Guide to the Gibson Explorer Model Guitars


Gibson Explorer Model Guitars. If you’re looking for a great guitar, you’ll likely be interested in the Gibson Explorer model. This article will cover Explorer II, Gibson Explorer XLP CUSTOM, and Explorer 83. The article will also explain how the Explorer models differ from each other so you can make a more informed decision when purchasing a guitar. But before you get started, here’s a quick guide to the Explorers:

Gibson Explorer

The Gibson Explorer model debuted in 1958. This guitar featured a futuristic X body shape with rosewood fingerboards and a solid mahogany body. It stopped production in 1959 but was reintroduced in 1975 and continues to be produced today. It features a solid mahogany body, an ebony fretboard, a Nashville Tune-O-Matic bridge, a nickel stop tail, and gold hardware. Other features of the Explorer include a three-way pickup selector, “velvet brick” pickups, a slim C-neck profile, and gold hardware.

In the early 2000s, the Explorer model was a mainstay of Gibson’s lineup. Later, the Explorer model was discontinued. However, it came back with different names, including the Explorer Pro and the Explorer 90. The Explorer 90, designed by Matthias Jabs, was ninety percent of its original size. Today, Gibson offers several Explorer models, including the traditional mahogany-body Traditional Pro, the 7-string Explorer, and the extended-scale Baritone model.

Gibson Explorer XLP CUSTOM

Like the Explorer 425, the Gibson Explorer XLP Custom features a scalloped cutout in the bottom about, a pointy horn, Dirty Fingers humbuckers, and double-locking Kahler Flyer tremolos. Sunburst models feature figured maple tops and a carved rosette. Its distinctive shape and cut ebony fingerboard distinguish it from its predecessors.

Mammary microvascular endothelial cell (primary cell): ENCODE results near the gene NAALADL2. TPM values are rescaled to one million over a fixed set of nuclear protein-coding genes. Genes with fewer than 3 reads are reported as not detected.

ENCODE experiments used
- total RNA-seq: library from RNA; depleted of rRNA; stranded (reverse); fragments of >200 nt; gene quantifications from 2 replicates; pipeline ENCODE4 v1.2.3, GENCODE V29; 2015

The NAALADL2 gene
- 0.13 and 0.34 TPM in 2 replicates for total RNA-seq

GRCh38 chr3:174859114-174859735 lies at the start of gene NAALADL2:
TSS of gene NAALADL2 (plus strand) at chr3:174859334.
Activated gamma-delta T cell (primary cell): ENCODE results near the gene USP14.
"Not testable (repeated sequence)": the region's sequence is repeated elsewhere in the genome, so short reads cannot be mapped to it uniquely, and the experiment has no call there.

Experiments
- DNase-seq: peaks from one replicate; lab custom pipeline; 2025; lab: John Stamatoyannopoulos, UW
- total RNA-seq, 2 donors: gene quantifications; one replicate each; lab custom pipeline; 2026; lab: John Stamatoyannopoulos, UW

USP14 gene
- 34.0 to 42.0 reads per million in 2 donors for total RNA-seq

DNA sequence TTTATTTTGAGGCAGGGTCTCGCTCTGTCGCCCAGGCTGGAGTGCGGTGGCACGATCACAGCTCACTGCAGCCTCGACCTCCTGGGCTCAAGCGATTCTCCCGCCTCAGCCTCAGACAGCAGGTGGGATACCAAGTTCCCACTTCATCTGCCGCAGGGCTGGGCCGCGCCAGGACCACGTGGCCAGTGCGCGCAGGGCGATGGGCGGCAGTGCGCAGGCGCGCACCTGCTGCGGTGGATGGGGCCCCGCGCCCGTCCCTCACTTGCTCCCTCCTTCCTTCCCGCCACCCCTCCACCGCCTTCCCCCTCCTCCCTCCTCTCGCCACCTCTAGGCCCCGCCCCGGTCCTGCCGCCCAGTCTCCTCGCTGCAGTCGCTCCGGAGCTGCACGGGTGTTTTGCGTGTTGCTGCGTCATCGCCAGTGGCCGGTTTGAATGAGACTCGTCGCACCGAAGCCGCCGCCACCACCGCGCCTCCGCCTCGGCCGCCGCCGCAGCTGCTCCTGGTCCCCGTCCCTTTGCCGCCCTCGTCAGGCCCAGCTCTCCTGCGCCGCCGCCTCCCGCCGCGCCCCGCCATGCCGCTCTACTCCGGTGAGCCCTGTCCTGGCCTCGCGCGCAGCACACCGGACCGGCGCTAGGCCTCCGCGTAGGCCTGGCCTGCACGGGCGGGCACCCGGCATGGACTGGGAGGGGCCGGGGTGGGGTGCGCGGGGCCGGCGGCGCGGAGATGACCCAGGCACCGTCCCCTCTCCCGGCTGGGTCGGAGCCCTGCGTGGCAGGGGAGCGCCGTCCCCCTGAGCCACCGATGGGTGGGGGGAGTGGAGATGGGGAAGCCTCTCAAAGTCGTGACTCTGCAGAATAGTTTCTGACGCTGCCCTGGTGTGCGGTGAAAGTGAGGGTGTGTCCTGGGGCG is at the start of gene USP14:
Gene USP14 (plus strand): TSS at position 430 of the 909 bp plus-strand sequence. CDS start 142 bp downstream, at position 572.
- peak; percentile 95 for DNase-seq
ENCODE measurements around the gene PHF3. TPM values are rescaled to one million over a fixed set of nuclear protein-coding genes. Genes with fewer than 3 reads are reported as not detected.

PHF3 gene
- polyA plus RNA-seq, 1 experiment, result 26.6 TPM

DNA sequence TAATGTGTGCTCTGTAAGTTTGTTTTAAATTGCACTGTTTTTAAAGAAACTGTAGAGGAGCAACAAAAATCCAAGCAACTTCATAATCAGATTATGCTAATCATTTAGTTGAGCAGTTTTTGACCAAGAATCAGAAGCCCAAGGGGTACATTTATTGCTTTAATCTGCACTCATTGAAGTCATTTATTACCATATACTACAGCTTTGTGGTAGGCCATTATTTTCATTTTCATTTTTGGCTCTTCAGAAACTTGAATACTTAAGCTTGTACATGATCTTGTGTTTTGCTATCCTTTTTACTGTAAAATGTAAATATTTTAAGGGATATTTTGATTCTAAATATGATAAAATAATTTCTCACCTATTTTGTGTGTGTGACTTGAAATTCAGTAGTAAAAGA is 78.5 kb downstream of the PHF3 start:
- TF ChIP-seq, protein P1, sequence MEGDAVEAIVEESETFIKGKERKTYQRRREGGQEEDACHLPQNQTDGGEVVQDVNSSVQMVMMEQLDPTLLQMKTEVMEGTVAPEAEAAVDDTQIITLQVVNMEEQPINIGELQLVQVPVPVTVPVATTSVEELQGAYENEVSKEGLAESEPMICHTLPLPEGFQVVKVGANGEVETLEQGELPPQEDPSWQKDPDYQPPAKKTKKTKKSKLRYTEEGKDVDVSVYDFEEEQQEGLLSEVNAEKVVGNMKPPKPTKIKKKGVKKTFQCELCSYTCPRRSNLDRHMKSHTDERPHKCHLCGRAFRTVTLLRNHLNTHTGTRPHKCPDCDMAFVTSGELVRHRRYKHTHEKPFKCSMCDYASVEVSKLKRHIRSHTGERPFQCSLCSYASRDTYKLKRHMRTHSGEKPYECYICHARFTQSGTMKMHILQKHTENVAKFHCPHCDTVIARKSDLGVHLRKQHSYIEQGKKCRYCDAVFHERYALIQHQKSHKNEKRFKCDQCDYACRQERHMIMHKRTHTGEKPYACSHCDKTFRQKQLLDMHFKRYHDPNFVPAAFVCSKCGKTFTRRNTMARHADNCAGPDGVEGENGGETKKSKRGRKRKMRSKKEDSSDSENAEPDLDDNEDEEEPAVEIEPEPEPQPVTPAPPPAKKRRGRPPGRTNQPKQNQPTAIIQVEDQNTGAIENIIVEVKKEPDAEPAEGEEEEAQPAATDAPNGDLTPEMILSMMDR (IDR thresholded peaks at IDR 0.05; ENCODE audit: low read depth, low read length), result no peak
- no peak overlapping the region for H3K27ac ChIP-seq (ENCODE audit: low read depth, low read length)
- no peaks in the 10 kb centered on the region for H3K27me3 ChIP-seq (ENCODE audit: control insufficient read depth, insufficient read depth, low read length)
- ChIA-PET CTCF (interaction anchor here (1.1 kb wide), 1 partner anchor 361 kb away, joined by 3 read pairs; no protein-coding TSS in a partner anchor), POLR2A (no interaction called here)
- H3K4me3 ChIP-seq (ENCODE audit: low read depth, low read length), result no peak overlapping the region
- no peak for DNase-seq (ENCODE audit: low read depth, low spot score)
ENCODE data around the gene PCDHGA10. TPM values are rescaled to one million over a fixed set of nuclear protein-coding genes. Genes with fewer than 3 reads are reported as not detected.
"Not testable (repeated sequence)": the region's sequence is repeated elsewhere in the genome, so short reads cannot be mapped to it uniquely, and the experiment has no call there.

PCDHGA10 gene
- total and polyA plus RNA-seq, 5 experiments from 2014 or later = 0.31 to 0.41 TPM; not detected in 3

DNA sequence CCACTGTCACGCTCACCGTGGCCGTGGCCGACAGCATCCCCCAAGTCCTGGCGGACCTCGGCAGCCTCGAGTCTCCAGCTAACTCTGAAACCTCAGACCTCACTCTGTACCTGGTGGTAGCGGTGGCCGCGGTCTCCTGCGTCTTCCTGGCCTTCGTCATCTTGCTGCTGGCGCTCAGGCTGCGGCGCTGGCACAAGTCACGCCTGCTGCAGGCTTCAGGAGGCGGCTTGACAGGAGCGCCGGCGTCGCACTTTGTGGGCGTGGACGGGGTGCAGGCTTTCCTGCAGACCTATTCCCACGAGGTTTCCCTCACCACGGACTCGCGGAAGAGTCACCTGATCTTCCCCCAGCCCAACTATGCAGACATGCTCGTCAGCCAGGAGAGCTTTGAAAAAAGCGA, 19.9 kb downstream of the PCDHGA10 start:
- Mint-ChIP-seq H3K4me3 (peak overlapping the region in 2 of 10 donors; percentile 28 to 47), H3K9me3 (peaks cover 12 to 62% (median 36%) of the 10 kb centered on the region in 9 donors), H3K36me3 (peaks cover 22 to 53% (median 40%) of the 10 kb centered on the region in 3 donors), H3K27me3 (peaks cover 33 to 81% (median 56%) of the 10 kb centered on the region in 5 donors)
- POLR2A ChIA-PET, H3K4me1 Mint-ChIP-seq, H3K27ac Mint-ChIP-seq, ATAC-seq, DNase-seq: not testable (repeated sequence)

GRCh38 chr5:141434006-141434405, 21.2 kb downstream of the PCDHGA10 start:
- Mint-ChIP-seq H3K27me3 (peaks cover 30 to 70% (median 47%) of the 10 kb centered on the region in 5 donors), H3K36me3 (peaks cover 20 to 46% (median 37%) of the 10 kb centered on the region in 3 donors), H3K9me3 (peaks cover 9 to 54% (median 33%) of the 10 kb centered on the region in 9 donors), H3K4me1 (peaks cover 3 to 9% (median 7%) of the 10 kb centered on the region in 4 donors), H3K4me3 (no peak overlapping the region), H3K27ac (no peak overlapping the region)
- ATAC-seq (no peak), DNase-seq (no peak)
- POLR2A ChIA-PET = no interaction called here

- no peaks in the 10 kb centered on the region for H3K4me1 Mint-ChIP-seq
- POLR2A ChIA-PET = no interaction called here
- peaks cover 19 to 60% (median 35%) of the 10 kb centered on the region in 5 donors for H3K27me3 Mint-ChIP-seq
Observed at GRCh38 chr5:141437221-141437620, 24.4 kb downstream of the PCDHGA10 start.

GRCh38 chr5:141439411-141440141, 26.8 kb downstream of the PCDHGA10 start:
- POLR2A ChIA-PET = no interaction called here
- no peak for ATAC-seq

The first version of the Explorer was released in 1981 and featured three single-coil P-90 pickups. Its alder body and factory-painted graphics helped it to gain popularity among rockers. Several variations of the Explorer have appeared over the years, including a thinner body design, “mini” models, and “user-friendly” versions.

The Gibson Explorer Pro was introduced in 2007 and was 90% the size of a standard Explorer. A later model was the Explorer E2, which featured a five-piece maple/maple laminated construction and contoured body. It was discontinued after 1983 but was later reintroduced to the standard line.

The Gibson Custom Shop made limited numbers of the Explorer XPL. It was the guitar that rockers first discovered and loved, and is still a favorite of hard rockers. This guitar features two powerful humbucking pickups in the neck and body and a beautiful ebony finish. The neck has a good life left on the frets, and the hand-wired harness is easy to use.

Gibson Explorer II

The Explorer II is one of Gibson’s classic electric guitars. Introduced in 1979, this guitar was discontinued in 1983. It featured a maple neck and an ebony fingerboard with dot position markers. The tailpiece, known as the TP6, featured gold hardware and two exposed coil humbuckers. It also came with a black pickguard and 3 knobs in a row. Today, the Explorer II is considered one of Gibson’s best-selling electric guitars.

The Gibson Explorer II is often called an E/2 because it features a five-piece maple & walnut body and ebony fingerboard. This guitar’s headstock is engraved with a long series of numbers that appear factory-original. It also features a signed headstock from guitarist Claudio Sanchez of Coheed and Cambria. This guitar is in good cosmetic condition, with some buckle rash, but has minor finish wear.

The Explorer III was the third model of the Explorer. It featured three single-coil P-90 pickups, an alder body, and factory-painted graphics. The Explorer II was discontinued in 1989, but the model was reintroduced in 1991. While numerous differences exist between the Explorer III and the Explorer II, the guitars share the same features. Despite its differences, the Explorer II is an excellent electric guitar worth the price.

Gibson Explorer 83

The Explorer 83 is a vintage model produced between 1981 and 1984. The Explorer was a classic rocker, with its triangle knob layout and maple body, and maple neck. During its time, the Explorer used two high-output “Dirty Finger” pickups and was known by several other names, including E/2, Explorer CMT, and The Explorer. The guitar is in excellent condition, with no wear or tear, and comes with a Gibson hardshell case in a pink lining.

The Explorer had a solid Korina wood body, two humbuckers, and a maple neck with an ebony fingerboard. The guitar featured gold-plated hardware and was available in natural, white, or black finishes. The Explorer series also included models with Korina bodies and a locking nut vibrato system. Despite its futuristic design, the Explorer was a commercial failure. Only twenty-five guitars were produced between 1958 and 1959.